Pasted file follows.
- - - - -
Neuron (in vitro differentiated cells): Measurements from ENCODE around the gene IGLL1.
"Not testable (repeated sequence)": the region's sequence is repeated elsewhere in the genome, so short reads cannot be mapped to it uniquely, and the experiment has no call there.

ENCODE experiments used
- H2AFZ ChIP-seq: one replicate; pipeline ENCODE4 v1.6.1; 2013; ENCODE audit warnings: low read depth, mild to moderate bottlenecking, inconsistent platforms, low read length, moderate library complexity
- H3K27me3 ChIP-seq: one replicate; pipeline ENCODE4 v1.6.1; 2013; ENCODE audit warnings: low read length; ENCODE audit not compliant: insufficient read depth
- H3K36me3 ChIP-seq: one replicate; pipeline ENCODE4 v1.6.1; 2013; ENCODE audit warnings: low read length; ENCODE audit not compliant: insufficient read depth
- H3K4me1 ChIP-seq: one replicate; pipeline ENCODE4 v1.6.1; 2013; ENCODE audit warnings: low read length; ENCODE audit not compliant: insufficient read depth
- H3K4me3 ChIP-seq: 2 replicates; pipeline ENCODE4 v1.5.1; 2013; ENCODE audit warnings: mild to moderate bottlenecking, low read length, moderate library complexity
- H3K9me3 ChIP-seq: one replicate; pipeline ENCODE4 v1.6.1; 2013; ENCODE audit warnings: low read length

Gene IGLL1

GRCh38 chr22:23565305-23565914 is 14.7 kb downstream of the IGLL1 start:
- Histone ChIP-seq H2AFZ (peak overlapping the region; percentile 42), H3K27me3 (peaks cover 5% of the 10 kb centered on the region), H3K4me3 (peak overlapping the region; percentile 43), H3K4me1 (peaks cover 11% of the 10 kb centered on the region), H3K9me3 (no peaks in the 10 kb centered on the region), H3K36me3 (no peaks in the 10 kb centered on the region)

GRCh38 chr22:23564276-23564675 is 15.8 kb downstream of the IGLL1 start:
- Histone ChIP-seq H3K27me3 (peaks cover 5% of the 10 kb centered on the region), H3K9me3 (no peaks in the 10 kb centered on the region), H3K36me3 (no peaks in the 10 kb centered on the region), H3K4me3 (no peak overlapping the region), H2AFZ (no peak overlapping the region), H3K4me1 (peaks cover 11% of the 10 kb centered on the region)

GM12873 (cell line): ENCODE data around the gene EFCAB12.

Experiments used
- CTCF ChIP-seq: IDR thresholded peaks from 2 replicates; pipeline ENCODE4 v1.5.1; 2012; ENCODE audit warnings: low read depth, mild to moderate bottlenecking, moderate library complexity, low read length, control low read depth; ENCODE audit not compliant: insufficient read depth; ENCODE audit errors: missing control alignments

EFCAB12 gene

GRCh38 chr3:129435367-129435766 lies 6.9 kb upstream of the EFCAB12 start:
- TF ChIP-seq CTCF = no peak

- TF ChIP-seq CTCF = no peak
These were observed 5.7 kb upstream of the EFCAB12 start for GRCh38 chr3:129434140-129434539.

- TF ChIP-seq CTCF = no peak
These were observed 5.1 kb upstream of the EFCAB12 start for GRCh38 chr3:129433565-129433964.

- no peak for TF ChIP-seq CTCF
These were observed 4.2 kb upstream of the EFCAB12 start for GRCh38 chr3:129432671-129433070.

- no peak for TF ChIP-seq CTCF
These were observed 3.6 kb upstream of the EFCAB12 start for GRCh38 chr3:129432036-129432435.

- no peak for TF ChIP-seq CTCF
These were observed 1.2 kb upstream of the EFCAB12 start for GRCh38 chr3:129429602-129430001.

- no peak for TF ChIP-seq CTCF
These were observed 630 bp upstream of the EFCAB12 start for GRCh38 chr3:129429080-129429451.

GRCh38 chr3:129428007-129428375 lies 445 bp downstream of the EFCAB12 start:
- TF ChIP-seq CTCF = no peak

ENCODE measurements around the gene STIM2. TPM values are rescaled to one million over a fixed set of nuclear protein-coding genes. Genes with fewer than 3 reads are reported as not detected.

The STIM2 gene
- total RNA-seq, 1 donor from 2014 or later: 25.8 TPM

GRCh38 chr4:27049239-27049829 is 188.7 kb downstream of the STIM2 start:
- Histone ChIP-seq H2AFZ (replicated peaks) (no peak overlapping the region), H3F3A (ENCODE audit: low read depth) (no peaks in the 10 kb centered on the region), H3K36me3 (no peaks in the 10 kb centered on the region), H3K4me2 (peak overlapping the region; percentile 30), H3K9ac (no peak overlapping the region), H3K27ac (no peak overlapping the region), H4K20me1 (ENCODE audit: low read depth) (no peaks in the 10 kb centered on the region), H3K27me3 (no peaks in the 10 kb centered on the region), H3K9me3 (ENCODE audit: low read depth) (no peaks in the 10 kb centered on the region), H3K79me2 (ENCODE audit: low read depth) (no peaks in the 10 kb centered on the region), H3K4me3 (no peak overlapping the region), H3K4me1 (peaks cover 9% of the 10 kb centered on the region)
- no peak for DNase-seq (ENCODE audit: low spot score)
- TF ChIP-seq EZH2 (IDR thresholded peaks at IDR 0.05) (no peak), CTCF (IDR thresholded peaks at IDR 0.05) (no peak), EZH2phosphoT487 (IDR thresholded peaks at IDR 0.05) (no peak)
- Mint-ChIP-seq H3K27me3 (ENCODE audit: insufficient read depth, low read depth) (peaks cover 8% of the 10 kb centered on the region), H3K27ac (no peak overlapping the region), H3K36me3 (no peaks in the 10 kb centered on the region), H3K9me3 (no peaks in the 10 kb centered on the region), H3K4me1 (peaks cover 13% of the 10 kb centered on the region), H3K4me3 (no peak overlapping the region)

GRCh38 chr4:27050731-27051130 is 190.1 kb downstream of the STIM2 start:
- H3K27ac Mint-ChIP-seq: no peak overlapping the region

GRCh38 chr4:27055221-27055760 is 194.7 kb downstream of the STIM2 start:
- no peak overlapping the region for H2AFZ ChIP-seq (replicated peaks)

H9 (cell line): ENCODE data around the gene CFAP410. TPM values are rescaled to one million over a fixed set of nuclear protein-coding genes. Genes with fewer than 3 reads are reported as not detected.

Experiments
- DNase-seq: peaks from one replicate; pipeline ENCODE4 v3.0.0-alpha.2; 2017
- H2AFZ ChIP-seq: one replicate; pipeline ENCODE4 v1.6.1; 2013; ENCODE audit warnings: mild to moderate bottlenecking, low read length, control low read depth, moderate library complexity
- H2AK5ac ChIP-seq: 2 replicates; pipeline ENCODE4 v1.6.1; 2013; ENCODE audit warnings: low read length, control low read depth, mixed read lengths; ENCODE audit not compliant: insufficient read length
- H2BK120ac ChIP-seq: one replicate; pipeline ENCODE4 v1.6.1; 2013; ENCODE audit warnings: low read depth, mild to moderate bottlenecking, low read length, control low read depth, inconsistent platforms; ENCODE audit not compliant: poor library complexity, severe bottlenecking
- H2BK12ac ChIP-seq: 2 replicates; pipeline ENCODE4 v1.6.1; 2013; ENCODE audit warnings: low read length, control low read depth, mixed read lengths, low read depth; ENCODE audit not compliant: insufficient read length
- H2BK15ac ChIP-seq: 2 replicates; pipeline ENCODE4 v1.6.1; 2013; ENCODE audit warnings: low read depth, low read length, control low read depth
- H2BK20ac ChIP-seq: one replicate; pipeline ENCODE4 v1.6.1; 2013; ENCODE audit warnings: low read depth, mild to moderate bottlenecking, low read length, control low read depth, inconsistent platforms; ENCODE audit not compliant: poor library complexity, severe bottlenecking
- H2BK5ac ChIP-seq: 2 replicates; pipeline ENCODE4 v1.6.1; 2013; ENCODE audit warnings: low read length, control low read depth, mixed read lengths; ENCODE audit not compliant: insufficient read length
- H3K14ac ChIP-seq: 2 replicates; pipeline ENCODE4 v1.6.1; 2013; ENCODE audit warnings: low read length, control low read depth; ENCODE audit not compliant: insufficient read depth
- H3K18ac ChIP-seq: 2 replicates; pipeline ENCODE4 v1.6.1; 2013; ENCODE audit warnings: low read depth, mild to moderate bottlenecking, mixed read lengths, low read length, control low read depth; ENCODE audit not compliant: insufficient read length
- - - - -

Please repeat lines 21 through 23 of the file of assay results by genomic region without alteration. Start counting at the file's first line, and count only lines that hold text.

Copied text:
- TF ChIP-seq CTCF = no peak
These were observed 5.7 kb upstream of the EFCAB12 start for GRCh38 chr3:129434140-129434539.

- TF ChIP-seq CTCF = no peak